Updated: Jan 30
by Maria Paz Gutierrez shortlisted for a RIBA President's Awards for Research 2020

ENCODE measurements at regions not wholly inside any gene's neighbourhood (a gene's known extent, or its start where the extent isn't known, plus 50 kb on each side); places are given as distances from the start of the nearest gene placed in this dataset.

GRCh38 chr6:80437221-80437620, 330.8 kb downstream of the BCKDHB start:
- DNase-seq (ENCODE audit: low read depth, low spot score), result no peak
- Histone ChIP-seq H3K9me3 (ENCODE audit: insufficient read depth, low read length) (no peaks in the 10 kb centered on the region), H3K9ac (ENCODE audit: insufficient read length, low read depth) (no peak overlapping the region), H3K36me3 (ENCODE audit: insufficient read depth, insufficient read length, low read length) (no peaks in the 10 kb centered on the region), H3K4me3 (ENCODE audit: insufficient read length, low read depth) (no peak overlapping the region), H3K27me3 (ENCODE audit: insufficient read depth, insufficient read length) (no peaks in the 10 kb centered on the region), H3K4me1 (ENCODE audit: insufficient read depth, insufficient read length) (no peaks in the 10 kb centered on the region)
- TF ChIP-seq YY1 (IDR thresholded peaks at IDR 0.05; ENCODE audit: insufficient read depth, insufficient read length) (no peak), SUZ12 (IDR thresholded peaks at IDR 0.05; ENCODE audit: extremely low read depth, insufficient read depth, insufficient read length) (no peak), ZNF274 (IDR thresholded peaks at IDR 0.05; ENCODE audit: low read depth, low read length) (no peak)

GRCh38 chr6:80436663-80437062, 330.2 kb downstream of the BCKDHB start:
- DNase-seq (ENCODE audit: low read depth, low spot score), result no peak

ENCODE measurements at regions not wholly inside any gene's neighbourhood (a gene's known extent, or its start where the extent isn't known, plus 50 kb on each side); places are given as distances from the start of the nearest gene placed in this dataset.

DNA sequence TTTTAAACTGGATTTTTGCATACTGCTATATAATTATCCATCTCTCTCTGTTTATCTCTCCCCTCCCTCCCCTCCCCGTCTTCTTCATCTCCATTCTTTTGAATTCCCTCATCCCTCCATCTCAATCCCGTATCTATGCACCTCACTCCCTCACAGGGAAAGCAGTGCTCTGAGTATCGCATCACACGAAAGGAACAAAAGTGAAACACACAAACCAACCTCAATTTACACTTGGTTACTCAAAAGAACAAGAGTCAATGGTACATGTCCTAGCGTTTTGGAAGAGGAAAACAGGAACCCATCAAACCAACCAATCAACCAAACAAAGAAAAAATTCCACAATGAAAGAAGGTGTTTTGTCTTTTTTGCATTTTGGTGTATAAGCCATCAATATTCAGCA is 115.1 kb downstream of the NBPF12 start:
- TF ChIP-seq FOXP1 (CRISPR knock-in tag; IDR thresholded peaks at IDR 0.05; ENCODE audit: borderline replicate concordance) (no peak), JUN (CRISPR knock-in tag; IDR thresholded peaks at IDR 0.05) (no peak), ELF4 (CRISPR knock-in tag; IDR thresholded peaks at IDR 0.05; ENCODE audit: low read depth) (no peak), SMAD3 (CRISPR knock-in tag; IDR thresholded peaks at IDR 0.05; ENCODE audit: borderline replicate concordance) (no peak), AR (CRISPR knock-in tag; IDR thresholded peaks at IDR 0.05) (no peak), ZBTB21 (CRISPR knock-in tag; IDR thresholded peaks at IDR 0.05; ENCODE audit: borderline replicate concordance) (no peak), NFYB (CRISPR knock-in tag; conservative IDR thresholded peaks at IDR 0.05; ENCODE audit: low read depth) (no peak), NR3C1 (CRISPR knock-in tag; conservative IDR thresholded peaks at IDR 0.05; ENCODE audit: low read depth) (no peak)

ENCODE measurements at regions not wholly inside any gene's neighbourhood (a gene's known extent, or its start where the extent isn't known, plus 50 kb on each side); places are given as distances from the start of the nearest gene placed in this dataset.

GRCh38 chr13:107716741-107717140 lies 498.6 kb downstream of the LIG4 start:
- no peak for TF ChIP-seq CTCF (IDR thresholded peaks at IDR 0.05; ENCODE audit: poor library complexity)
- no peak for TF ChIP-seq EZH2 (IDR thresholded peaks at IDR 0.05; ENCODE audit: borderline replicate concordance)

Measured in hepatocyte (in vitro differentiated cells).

Fantasy Island sits on the Amazonian Trapezium, where Brazil, Colombia, and Peru converge. A product of an anabranching river, this alluvial island, like many rapidly formed riverine terrains, is experiencing unprecedented flooding transformations. Recordings from the last decade point consistently towards climate change at the root of substantial shifts in inundation peaks and patterns. Traditionally, houses in the region were made of thatched palm, constituting diverse weaving roof-wall typologies and meanings while also providing climate comfort. However, the ideologies and funding introduced in the mid-twentieth century promoted the incorporation of industrial panels, notably galvanised zinc. Entrapped heat, toxicity, vulnerability, and cultural inadequacy are some of the multiple implications of this material culture supplantation. The widely spread loss of natural material-craft in flood-risk constructions in developing regions bears severe environmental, socioeconomic, and health implications demanding material reinvention. Fused Deposition Modeling (FDM), a 3D printing extrusion without UV exposure or chemical binders, offers unique opportunities to reuse plant waste to make flood resilient enclosures and paths for material craft reclamation. But, are such digital products scalable and de facto resilient for inundations’ increasing challenges? This flood resilience research establishes the first physical testing of FDM plant waste composites from the nano to the wall scale. The quantitative investigation is informed by an integrated qualitative typological and ethnographic analysis of Fantasy Island’s enclosure technologies. To address scalability hurdles in FDM natural composites production, a multiscale model was developed to simply translate material value criteria into available open source software to control crucial printing parameters. The research contributes to transform our capacity to evaluate natural materials innovation for flood risk environments through the convergence of context, matter, and technology. Fantasy Island works as a scaffold to explore flood resilience through natural material culture reclamation and emerging craft scalability in search of the other Amazon.